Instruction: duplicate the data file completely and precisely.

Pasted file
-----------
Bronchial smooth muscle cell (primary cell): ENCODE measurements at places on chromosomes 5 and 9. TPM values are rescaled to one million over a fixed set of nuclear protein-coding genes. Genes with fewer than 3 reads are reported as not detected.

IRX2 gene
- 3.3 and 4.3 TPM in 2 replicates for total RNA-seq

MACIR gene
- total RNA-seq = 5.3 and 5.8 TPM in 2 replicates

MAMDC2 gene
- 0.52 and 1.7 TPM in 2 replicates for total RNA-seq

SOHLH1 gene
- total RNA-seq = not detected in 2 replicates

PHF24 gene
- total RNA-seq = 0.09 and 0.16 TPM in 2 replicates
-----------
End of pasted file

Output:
Bronchial smooth muscle cell (primary cell): ENCODE measurements at places on chromosomes 5 and 9. TPM values are rescaled to one million over a fixed set of nuclear protein-coding genes. Genes with fewer than 3 reads are reported as not detected.

IRX2 gene
- 3.3 and 4.3 TPM in 2 replicates for total RNA-seq

MACIR gene
- total RNA-seq = 5.3 and 5.8 TPM in 2 replicates

MAMDC2 gene
- 0.52 and 1.7 TPM in 2 replicates for total RNA-seq

SOHLH1 gene
- total RNA-seq = not detected in 2 replicates

PHF24 gene
- total RNA-seq = 0.09 and 0.16 TPM in 2 replicates